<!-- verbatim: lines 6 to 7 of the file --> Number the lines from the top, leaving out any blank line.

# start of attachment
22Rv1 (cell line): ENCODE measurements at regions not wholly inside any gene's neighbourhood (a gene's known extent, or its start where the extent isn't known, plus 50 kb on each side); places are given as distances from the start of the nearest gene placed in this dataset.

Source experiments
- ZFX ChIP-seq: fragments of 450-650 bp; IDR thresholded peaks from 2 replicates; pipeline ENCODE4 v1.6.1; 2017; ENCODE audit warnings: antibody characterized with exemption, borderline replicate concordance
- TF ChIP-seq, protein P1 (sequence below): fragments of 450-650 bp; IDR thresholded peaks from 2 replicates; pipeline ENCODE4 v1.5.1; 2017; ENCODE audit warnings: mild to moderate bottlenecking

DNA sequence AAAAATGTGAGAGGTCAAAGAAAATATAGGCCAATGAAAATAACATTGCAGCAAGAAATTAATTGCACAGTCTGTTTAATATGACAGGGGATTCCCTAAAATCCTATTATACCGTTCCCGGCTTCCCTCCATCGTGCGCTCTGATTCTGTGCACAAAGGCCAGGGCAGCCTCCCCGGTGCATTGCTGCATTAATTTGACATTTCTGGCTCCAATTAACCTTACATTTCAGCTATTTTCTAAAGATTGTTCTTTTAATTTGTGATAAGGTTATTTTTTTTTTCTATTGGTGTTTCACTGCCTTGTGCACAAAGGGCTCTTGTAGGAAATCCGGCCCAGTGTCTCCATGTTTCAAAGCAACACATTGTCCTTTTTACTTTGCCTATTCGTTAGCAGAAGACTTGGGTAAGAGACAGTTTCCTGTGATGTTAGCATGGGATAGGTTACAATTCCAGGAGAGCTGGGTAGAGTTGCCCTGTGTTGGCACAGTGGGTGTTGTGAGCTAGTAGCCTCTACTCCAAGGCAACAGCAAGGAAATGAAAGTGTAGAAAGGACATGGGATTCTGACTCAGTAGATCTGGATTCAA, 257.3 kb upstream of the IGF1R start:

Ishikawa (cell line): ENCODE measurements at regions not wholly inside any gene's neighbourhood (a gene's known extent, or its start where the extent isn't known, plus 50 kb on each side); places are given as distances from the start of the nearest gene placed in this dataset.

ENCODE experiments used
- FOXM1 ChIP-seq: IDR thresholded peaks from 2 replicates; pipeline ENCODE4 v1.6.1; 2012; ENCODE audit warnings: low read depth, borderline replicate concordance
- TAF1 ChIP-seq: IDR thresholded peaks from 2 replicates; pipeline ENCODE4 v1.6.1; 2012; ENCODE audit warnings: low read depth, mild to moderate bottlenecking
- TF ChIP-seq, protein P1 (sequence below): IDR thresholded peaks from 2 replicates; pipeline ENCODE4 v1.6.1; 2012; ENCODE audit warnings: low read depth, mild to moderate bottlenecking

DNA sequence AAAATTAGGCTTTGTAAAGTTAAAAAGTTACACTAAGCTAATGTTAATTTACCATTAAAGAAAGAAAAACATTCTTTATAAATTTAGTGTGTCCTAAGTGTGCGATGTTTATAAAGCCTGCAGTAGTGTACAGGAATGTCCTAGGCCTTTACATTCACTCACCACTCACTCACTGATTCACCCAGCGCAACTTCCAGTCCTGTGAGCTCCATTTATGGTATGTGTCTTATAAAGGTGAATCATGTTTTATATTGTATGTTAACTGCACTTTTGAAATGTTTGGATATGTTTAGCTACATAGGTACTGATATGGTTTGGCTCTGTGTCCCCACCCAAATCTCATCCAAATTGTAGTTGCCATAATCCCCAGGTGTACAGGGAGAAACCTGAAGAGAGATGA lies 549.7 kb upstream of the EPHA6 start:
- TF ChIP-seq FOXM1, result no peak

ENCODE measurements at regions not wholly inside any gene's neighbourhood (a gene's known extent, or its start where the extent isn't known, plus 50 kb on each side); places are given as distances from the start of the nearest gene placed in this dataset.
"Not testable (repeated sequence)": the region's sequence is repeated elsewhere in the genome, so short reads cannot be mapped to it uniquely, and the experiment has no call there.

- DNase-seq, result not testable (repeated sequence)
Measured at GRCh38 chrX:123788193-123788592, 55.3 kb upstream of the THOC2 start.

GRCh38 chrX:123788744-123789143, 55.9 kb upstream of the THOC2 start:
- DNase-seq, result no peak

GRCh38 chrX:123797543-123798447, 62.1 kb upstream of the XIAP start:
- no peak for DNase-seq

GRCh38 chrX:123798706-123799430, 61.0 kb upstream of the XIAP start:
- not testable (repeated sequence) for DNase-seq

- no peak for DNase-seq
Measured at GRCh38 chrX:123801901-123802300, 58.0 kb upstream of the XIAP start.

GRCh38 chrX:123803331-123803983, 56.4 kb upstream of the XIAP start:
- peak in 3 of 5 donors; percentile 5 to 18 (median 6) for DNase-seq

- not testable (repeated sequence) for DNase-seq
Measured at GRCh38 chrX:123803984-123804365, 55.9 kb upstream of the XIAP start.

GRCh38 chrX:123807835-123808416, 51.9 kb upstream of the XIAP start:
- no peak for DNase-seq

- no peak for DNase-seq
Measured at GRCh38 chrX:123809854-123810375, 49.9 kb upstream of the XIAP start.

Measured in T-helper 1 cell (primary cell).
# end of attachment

Ishikawa (cell line): ENCODE measurements at regions not wholly inside any gene's neighbourhood (a gene's known extent, or its start where the extent isn't known, plus 50 kb on each side); places are given as distances from the start of the nearest gene placed in this dataset.

ENCODE experiments used